Just got back from Malandag, Sarangani Province in Mindanao. We took a land trip to Davao City and the flight back to Manila was horrible. We have to go through a three to four hour delay due to bad weather. Davao City was on halt due to flooding. Upland in Sarangani, flooding is not an issue but the lack of forest cover is sure less protection from a heavy down pour down hill.
Clear cut land is a usual site in my travels and it has been common in Luzon, Visayas and Mindanao. Land has not been properly utilized to maximize its benefits. People in power and the mass and hordes of proverty stricken people have brazenly utilized land towards degradation without foreseeing the possible tragedies that may lie ahead. Regardless of periodic and seasonal tragedies that were already experienced, not much has changed. Population grows grows grows and land is used brazenly, may be this is what we really want small steps towards our total destruction or we just make ourselves blind because not knowing is not hurting.
Walking home after an appointment was cancelled. Please, don’t let us believe that this is God’s Wrath for corruption, this is just another impact of rising sea levels. Climate change is already here, we just need to adapt to it.
Three consecutive posts about Compostela Valley, Philippines. First of a happier time a few weeks back. I even posted that picture happy picture as my facebook profile photo.
It seems climate change is indeed a reality but over and over again in a year we keep on hearing the news of dead bodies being recovered because of lack disaster preparedness and response. It seems this will be the norm, the annual destructive storms and the loss of lives and damage to property that comes with it.
Anyway, we ourselves put ourselves at risk because if you are dirt poor, you rarely think of tomorrow, you think of how you can eke out a living for today. Compostela valley is rich in natural resources. The first thing I noticed when I entered the mountainous areas of the valley is though there is no large scale mining operations and there may be a ban in small scale mining operations, deforestation still occurs. Upland farming is still being done and slash and burn system still prevails.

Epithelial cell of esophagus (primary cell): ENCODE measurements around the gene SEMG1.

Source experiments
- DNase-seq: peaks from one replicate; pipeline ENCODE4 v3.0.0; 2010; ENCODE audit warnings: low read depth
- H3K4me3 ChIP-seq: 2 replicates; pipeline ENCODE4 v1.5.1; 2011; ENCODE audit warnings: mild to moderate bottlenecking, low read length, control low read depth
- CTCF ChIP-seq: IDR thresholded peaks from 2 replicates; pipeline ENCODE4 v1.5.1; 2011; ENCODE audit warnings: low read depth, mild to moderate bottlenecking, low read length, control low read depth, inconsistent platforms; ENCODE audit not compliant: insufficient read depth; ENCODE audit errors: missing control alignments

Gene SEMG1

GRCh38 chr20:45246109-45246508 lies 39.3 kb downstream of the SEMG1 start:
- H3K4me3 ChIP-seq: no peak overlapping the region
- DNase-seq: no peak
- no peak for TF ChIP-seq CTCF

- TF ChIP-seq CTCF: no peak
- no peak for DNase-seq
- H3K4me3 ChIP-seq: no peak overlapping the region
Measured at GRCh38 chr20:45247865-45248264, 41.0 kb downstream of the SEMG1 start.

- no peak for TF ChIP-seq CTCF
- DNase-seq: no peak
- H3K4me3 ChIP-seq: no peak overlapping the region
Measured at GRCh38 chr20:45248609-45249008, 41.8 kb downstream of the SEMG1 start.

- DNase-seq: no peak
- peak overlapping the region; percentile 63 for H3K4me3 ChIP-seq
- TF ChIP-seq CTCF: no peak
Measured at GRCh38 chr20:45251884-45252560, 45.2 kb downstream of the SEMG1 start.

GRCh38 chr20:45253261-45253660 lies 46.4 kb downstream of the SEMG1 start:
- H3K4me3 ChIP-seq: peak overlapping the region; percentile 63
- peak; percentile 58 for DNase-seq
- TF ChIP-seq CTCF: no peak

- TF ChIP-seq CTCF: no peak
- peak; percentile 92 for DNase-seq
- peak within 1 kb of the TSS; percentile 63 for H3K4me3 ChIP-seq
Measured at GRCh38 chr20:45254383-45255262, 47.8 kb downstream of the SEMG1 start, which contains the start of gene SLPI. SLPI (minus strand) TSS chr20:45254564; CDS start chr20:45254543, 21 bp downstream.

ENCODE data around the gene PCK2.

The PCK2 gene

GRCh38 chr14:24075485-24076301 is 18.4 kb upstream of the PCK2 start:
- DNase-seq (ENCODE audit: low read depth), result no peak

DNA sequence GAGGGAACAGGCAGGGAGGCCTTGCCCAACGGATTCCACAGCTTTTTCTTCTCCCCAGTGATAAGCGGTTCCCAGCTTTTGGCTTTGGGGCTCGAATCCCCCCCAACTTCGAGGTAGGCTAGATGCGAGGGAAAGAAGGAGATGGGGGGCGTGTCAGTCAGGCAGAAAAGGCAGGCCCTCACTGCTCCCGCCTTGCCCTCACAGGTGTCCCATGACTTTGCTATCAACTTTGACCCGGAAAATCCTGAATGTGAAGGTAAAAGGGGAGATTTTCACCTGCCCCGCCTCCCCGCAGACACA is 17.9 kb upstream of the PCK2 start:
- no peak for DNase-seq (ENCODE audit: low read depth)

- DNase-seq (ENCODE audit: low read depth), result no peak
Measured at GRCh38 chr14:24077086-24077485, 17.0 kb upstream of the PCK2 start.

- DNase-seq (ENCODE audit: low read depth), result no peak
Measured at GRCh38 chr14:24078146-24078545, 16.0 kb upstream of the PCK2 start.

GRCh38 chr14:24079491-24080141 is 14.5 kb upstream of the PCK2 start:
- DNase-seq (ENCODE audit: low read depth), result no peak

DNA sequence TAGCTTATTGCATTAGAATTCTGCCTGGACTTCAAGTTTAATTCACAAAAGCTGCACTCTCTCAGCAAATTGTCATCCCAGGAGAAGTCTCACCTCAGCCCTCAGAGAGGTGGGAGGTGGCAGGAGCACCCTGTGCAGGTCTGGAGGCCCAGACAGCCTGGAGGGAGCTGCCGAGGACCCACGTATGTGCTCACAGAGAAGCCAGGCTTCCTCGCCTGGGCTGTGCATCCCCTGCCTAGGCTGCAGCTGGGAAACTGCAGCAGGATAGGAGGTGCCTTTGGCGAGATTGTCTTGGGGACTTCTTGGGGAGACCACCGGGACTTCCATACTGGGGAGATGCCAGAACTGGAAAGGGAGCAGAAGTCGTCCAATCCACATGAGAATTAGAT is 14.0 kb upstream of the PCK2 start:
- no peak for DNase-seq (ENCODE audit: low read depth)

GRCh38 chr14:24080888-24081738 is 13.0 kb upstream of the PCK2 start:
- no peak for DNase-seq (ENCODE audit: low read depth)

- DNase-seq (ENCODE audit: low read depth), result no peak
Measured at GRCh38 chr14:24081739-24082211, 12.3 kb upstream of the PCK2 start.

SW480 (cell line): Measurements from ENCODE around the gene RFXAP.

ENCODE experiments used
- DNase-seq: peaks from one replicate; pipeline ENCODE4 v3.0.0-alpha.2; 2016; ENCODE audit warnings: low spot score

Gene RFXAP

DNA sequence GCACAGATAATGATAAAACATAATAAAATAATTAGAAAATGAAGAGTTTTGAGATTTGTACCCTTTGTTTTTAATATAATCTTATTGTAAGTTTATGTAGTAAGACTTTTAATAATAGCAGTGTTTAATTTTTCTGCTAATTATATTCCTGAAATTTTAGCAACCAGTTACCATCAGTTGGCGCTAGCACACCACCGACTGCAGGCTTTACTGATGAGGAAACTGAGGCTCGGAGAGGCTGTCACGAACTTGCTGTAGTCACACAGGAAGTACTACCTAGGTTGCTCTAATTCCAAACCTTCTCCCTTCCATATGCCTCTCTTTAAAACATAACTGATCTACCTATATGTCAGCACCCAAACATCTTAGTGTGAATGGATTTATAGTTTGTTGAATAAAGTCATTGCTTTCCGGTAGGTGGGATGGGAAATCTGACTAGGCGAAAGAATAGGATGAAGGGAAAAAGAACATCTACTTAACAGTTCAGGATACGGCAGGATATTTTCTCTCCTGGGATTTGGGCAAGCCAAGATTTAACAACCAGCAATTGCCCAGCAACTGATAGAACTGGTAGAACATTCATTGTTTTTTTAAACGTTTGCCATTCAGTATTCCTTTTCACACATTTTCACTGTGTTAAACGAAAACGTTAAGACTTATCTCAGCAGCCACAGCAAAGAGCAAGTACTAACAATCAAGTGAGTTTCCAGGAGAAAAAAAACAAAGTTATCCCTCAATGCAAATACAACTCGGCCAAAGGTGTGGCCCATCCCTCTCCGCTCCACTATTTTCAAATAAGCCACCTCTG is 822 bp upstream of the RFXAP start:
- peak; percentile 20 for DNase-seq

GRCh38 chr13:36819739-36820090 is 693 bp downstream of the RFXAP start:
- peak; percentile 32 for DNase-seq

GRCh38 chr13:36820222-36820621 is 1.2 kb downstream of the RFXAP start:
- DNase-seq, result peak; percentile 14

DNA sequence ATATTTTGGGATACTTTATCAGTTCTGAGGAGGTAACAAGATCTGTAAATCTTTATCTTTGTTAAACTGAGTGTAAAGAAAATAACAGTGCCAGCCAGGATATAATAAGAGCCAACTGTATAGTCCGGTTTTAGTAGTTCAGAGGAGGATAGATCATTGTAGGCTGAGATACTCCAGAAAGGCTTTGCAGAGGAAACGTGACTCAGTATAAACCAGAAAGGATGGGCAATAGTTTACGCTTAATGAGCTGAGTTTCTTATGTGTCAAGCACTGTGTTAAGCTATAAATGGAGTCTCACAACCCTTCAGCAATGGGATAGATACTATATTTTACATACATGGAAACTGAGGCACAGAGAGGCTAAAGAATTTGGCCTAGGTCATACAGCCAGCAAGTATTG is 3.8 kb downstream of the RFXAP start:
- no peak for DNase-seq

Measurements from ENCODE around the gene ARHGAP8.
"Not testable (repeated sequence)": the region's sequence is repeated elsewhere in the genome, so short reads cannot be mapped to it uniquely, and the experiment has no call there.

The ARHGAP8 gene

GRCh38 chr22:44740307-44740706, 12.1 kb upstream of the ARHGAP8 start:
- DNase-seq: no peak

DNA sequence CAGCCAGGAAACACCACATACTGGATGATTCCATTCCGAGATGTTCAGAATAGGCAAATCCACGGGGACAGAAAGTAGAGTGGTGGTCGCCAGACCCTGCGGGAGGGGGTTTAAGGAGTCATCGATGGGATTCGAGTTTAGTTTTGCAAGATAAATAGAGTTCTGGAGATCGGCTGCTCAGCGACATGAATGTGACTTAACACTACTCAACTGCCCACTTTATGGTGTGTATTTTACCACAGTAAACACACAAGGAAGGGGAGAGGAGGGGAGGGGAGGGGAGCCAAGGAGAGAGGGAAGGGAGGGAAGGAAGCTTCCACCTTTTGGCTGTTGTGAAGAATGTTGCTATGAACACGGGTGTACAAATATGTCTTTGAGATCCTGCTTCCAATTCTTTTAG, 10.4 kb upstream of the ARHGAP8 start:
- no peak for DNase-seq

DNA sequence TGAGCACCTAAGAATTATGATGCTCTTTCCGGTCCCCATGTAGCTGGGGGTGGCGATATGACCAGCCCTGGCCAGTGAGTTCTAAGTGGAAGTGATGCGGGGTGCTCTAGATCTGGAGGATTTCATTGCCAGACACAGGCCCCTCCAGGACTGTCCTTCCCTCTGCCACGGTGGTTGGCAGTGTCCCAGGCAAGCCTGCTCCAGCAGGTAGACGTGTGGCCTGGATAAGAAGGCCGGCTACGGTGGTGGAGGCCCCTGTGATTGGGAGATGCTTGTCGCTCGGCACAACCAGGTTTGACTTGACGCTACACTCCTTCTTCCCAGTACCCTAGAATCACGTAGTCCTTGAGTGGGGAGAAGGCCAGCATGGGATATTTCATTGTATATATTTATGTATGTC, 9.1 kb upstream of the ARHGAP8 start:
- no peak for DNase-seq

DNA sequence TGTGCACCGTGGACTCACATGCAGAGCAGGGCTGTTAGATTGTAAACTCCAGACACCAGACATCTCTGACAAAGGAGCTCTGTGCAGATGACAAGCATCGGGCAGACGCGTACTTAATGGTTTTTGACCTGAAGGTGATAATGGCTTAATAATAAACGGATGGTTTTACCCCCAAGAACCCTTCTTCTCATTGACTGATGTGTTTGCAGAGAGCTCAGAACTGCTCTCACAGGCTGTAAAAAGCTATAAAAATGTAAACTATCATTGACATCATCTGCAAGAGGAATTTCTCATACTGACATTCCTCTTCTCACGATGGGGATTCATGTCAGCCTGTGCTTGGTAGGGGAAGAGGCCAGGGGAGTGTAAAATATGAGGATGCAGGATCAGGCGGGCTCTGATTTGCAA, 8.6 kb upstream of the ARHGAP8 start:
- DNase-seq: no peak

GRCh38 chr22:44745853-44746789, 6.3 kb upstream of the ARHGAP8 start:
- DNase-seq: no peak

Everyone has the freedom to do what they want just to survive their day to day situation. That’s a a democracy, I guess. However, freedom puts you at risk because you open yourself up to hazardous situations that can also kill you when the time comes. People know that what they do is dangerous and they know the risk.
I am still not fully comfortable being called an environmental scientist. I just submitted a research proposal to an academic funding agency just to test if my scientific research ability is still…you know…functional.. I am not really aiming for mega ground breaking research similar to the work that led to the Nobel peace prize of the IPCC way back in 2007.
The first scientist designation I received was way back in 2007 during the ISO 14001/OHSAS 18001 re-certification audit of the ADB headquarters here in Manila where one of my bosses referred to me as an environmental scientist. Some people around me thinking, it was weird but Mr. Baldissimo who referred to me as that said that having a masters degree in environmental science makes me an environmental scientist. Though, I don’t find anything special about having that masters degree and I am not the kind of person who would flaunt such a qualification, unless of course I am job hunting.
Maybe I do have that certain cultural stigma about scientists that they are mad, crazy or weird, the nearest thing I could refer to this discomfort is like wearing a bikini on a beach which is totally acceptable in the western world. If wearing a bikini in my country is slowly being accepted, maybe being a scientist could soon be. I can imagine myself wearing a bikini, of course I would have to go through a complete physical overhaul in terms of cosmetic enhancement, even with that I would still feel uncomfortable. I already have my academic background and work experience to back up my scientific qualification yet I still don’t feel comfortable being referred to as an “environmental scientist”. Frankly, I have more right to be called an environmental scientist than to wear a bikini.
Scientists are good people, I have personally met Rosa Perez and Rodel Lasco, Filipinos who have participated in the IPCC who shared the Nobel Peace Prize with Al Gore. I know my peers are scientists, those who have conducted multiple environmental impacts assessments, those who are now teaching in universities and are performing academic research, offering their help in far flung places to extension services and people I had the chance to work with. I asked a BV colleague once about his academic background and he comfortably said that he is an environmental scientist. So am I, but I just don’t feel comfortable saying it openly.
Deep inside, there is something that is holding me back…